28. The display of claim 26, wherein the driving circuit includes a row driving element and a column driving element.
29. The display of claim 26, wherein each of the plurality of circuits are connected to a select line from the driving circuit.
30. The display of claim 26, wherein the plurality of circuits electrically isolate the array from the driving circuit for at least 0.01 seconds.
31. The display of claim 26, wherein the plurality of circuits electrically isolate the array from the driving circuit for at least 0.5 seconds.
32. The display of claim 26, wherein the plurality of circuits electrically isolate the array from the driving circuit for at least 2 seconds.
33. The display of claim 26, wherein the driving circuit drives the voltage across each of the bi-stable elements to at least 95% of the actuation voltage of bi-stable elements prior to electrically isolating the array.
34. The display of claim 26, wherein the driving circuit drives the voltage across each of the bi-stable elements to at least 90% of the actuation voltage of the bi-stable elements prior to electrically isolating the array.
35. The display of claim 26, wherein the driving circuit drives the voltage across each of the bi-stable elements to at least 75% of the actuation voltage of bi-stable elements prior to electrically isolating the array.
36. The display of claim 1, wherein the plurality of circuits each comprise a tri-state buffer having at least a high impedance state.
37. The display of claim 36, wherein the tri-state buffer has an impedance of about 1 gigaohm in the high impedance state.
38. The display of claim 1, wherein the electrically isolating the array comprises electrically isolating the array from other circuitry.
39. The method of claim 12, wherein the electrically isolating the array comprises electrically isolating the array from other circuitry.
40. The display of claim 1, wherein the circuits are further configured to electrically isolate the array from the driving circuit based on the time constant associated with the interferometric modulators.
41. The method of claim 11, wherein electrically isolating the array of interferometric modulators is based on the time constant associated with the interferometric modulators.
42. The system of claim 22, wherein the electrically isolating means is configured to isolate the array of interferometric modulators based on the time constant associated with the interferometric modulators.
43. The communications device of claim 25, wherein the circuits are further configured to electrically isolate the array from the driving circuit based on the time constant associated with the interferometric modulators.
44. The display of claim 26, wherein the circuits are further configured to electrically isolate the array from the driving circuit based on the time constant associated with the bi-stable elements.
Description
CROSS-REFERENCE TO RELATED APPLICATIONS

This application is a continuation-in-part of both U.S. application Ser. No. 11/027,693, titled “SYSTEM AND METHOD OF SENSING A STATE OF AN INTERFEROMETRIC MODULATOR”, filed Dec. 30, 2004 now abandoned and U.S. application Ser. No. 11/026,555, titled “SYSTEM AND METHOD FOR ELECTRICALLY ISOLATING A PLURALITY OF INTERFEROMETRIC MODULATORS IN A HOLD MODE”, filed Dec. 30, 2004 now abandoned. This application further claims the benefit of U.S. Provisional Application No. 60/646,053, titled “DRIVE METHOD FOR MEMS DEVICES”, filed Jan. 21, 2005; U.S. Provisional Application No. 60/604,892, titled “SENSING STATUS OF A MEMS MEMORY DEVICE”, filed Aug. 27, 2004; U.S. Provisional Application No. 60/614,032, titled “SYSTEM AND METHOD FOR INTERFEROMETRIC MODULATION”, filed Sep. 27, 2004; and U.S. Provisional Application No. 60/604,893, titled “CURRENT MODE DISPLAY DRIVER”, filed Aug. 27, 2004. All of these patent applications are incorporated by reference in their entireties.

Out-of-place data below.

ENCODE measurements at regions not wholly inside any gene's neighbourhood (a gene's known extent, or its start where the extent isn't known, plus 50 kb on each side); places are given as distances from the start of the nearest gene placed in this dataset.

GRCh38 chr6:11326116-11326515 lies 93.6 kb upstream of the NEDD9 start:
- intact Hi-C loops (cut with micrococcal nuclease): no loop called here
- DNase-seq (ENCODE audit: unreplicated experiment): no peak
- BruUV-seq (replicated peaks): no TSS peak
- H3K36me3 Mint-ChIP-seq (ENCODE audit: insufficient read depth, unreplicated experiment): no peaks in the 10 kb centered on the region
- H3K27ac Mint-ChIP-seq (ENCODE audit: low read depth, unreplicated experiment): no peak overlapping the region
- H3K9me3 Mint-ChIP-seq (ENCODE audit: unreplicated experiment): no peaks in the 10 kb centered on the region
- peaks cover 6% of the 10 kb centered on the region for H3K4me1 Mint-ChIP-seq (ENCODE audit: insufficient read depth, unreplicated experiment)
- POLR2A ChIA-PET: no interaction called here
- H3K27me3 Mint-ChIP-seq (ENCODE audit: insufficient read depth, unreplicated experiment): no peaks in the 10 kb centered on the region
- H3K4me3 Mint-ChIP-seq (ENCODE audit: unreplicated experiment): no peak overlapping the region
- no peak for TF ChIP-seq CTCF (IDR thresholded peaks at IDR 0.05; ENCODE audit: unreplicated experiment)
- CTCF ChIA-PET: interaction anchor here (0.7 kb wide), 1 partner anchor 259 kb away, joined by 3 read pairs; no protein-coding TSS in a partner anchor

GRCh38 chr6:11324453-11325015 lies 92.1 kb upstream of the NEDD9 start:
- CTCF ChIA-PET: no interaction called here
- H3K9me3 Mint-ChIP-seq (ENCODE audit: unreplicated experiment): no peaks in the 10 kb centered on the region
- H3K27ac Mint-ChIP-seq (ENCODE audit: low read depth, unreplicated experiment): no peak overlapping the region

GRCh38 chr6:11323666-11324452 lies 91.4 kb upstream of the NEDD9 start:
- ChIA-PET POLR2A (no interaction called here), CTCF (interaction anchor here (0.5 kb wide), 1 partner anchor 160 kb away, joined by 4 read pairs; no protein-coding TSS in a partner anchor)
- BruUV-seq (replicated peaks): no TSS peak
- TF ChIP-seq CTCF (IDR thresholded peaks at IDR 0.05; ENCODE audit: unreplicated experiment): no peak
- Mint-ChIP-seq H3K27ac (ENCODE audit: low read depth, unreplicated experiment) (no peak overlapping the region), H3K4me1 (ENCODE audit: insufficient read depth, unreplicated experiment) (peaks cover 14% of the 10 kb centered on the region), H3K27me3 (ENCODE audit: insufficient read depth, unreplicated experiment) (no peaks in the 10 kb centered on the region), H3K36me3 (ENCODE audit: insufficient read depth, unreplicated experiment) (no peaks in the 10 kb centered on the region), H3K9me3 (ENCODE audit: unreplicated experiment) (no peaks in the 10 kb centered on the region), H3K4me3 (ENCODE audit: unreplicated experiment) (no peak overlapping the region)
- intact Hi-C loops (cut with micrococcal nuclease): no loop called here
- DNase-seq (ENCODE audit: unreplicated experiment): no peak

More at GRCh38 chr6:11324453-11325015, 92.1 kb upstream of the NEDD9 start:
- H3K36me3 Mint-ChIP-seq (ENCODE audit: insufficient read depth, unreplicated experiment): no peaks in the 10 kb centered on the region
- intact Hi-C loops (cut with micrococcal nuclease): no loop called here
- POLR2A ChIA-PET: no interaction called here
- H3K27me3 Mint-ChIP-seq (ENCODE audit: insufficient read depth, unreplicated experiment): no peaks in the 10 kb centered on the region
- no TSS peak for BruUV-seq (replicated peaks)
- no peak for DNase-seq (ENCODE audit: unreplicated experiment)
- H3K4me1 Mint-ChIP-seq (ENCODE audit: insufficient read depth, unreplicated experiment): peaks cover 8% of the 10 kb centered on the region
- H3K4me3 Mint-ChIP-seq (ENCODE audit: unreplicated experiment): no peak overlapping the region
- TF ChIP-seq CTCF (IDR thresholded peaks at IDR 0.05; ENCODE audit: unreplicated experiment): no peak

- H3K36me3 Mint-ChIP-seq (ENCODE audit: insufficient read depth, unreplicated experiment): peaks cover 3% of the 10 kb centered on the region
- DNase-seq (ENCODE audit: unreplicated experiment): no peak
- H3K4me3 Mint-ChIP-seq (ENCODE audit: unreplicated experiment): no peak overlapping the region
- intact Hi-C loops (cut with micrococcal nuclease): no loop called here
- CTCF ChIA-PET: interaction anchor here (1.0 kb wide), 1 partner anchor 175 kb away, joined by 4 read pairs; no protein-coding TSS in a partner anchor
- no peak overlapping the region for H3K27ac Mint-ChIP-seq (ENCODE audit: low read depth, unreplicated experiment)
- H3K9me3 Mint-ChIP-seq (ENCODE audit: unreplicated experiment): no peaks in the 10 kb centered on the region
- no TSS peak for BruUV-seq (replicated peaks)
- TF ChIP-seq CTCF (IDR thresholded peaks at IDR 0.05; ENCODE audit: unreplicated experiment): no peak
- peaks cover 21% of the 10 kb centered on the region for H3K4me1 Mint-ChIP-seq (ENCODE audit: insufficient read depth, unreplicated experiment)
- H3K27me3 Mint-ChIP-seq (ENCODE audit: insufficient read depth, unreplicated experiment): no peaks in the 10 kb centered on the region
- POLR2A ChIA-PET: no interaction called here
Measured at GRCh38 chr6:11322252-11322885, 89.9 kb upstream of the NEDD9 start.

BACKGROUND

1. Field of the Invention

The field of the invention relates to microelectromechanical systems (MEMS).

2. Description of the Related Technology

Microelectromechanical systems (MEMS) include micro mechanical elements, actuators, and electronics. Micromechanical elements may be created using deposition, etching, and or other micromachining processes that etch away parts of substrates and/or deposited material layers or that add layers to form electrical and electromechanical devices. One type of MEMS device is called an interferometric modulator. An interferometric modulator may comprise a pair of conductive plates, one or both of which may be transparent and/or reflective in whole or part and capable of relative motion upon application of an appropriate electrical signal. One plate may comprise a stationary layer deposited on a substrate, the other plate may comprise a metallic membrane separated from the stationary layer by an air gap. Such devices have a wide range of applications, and it would be beneficial in the art to utilize and/or modify the characteristics of these types of devices so that their features can be exploited in improving existing products and creating new products that have not yet been developed.

SUMMARY OF CERTAIN EMBODIMENTS